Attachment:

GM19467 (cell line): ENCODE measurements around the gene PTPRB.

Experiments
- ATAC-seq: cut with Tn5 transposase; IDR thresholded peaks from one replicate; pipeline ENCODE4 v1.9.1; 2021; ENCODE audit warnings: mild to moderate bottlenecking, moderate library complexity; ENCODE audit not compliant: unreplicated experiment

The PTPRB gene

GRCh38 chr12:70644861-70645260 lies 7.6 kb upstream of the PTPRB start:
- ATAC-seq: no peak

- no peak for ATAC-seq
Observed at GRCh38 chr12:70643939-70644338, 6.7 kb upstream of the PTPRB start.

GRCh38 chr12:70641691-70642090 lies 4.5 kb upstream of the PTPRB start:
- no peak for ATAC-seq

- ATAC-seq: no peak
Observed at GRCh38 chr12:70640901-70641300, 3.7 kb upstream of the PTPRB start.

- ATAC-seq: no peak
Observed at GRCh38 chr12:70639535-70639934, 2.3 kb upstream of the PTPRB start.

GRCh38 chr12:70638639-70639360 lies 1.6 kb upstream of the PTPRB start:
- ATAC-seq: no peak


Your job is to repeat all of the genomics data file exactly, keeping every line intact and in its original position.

GM19467 (cell line): ENCODE measurements around the gene PTPRB.

Experiments
- ATAC-seq: cut with Tn5 transposase; IDR thresholded peaks from one replicate; pipeline ENCODE4 v1.9.1; 2021; ENCODE audit warnings: mild to moderate bottlenecking, moderate library complexity; ENCODE audit not compliant: unreplicated experiment

The PTPRB gene

GRCh38 chr12:70644861-70645260 lies 7.6 kb upstream of the PTPRB start:
- ATAC-seq: no peak

- no peak for ATAC-seq
Observed at GRCh38 chr12:70643939-70644338, 6.7 kb upstream of the PTPRB start.

GRCh38 chr12:70641691-70642090 lies 4.5 kb upstream of the PTPRB start:
- no peak for ATAC-seq

- ATAC-seq: no peak
Observed at GRCh38 chr12:70640901-70641300, 3.7 kb upstream of the PTPRB start.

- ATAC-seq: no peak
Observed at GRCh38 chr12:70639535-70639934, 2.3 kb upstream of the PTPRB start.

GRCh38 chr12:70638639-70639360 lies 1.6 kb upstream of the PTPRB start:
- ATAC-seq: no peak